Dr. Jack Snyder: What You Need to Know about the Equine Herpes Virus (EHV-1)

Wellington, Florida, USA – March 16, 2021 – After a year of pandemic that drastically reduced the activity in the equestrian community, equestrians face the Equine Herpes Virus EHV-1, another major tragedy that has already cost the lives of 17 horses, with several of them having been infected while competing in Valencia. In light of the fears and doubts that most equestrians have, Jumper News sought to hear advice from the current most respected professional in the veterinary field, Dr. Jack R. Snyder DVM, PhD, Diplomate American College of Veterinary Surgeons.

Dr. Snyder’s contribution to the equestrian community is unmatched. He has a curriculum vitae that is pages and pages long, filled with the experience of an expert that has been a surgeon, professor, researcher, scientist and a lecturer at the most important schools and educational veterinary events around the world. Moreover, he has held the positions of either head surgeon, hospital director, official veterinarian, delegate and expert consultant multiple times at major events such as the Pan-American Games, World Equestrian and Olympic Games; serving also as an advisor to the FEI, and even the prestigious role of the President FEI Veterinary Commission of the 2010 World Equestrian Games in Lexington, Kentucky, USA.  

The worldwide pandemic has not stopped Dr. Snyder from looking after some of the most expensive and famous horses in the world, making miracles a reality. Perhaps, the most famous masterpiece of his ingenious work and magic hands is Vitiki, a horse that Yuri Mansur (BRA) describes as the best he has ever ridden. Vitiki suffered a life-threatening freak accident at the CHIO of Aachen back in 2018. After being operated by Dr. Snyder and having eight screws implanted on him, the 13-year-old chestnut Hanoverian (Valentino x For Expo) has miraculously returned to the top of the sport, in fact, he has been competing at the five-star classes during the 2021 Winter Equestrian Festival (WEF).

Founder of the Global Equine ServicesDr. Snyder kindly answered our request and questions, hoping to enlighten the equestrian community in regards to such an important topic.

1) As a world renowned veterinary doctor, what can you tell us about the Equine Herpes Virus EHV-1?

It is one of the five known herpes viruses, at the moment, one through five. The type one is one of the most severe ones since it can have a neurological, respiratory, abortion component and can be deadly in neonates. Although not the same kind of virus, it is very similar to COVID in the way it is transmitted, being very contagious, transmission airborne wise, it can be on clothes as well as objects that we use for horses (water feeders, buckets, tack, etc…..), going from one horse to the other without any difficulty. The virus can easily survive outside in the right environments, away from the horse, for at least one week or even up to 1 month away from the horse in really very suitable conditions.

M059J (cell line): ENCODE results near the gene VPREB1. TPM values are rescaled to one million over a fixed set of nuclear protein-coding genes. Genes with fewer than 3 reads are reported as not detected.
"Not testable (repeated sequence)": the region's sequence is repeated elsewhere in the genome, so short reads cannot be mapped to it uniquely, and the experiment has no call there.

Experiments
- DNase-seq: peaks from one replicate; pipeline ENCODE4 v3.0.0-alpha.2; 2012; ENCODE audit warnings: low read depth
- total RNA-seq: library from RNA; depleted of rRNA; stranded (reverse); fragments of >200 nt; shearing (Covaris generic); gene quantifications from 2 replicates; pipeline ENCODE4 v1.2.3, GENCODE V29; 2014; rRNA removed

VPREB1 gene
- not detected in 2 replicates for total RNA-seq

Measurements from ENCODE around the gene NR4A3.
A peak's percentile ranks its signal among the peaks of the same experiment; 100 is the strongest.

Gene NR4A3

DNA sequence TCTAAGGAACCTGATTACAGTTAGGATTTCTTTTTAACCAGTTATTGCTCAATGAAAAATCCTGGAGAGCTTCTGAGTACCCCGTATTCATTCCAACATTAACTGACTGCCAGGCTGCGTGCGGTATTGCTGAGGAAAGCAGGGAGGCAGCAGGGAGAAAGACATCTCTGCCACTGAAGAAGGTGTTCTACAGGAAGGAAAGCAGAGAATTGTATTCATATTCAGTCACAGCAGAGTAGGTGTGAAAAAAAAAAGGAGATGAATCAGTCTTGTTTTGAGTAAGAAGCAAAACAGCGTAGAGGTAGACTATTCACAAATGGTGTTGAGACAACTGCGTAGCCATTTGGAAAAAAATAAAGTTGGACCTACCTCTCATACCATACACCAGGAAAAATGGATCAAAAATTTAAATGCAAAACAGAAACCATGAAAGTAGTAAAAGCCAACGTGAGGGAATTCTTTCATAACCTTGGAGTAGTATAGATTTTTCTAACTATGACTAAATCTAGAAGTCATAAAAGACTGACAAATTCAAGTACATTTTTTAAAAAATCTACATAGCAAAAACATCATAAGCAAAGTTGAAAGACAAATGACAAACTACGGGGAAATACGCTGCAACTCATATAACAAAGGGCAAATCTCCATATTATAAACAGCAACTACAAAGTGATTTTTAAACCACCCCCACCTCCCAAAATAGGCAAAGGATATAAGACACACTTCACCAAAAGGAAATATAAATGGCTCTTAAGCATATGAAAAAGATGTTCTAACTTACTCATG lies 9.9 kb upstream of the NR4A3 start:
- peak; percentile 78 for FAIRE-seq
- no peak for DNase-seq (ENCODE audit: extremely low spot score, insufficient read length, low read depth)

There’s no question that biosecurity, cleaning and containment are very important. Obviously, in today’s world, many people have much more knowledge about viruses, virus contamination infections and respiratory viruses like the Coronavirus, which again, the herpes virus is very similar. It’s not the same kind of virus, but similar in the way it is transmitted. It is highly contagious and can go from horse to horse.

2) What are the symptons and what makes it so dangerous?

If a horse were to have it, often before the first direct clinical signs, there are usually spikes in temperatures 1 or 2 days after exposure and again 6-7 days post exposure, clinical signs can show up even after 2 weeks. That’s why in any situation of biosecurity, you should take temperatures at least twice a day in order to not miss temperature variations. Once clinical signs start, clinical signs can progress rapidly and  then obviously, it has potential to really cause some significant contamination or transmission to other horses.  However, the horse may be infectious at any point.

3) In simple words, how does it affect the health of the animals?

The virus attacks the blood vessels in the brain, causing an inflammatory response and injury and that leads to the neurologic signs that are seen often. It can also cause a typical respiratory part infection that has nasal discharge in a typical respiratory infection. Moreover, the equine herpes virus has an abortive effect, not only the neurological part plus infect neonates.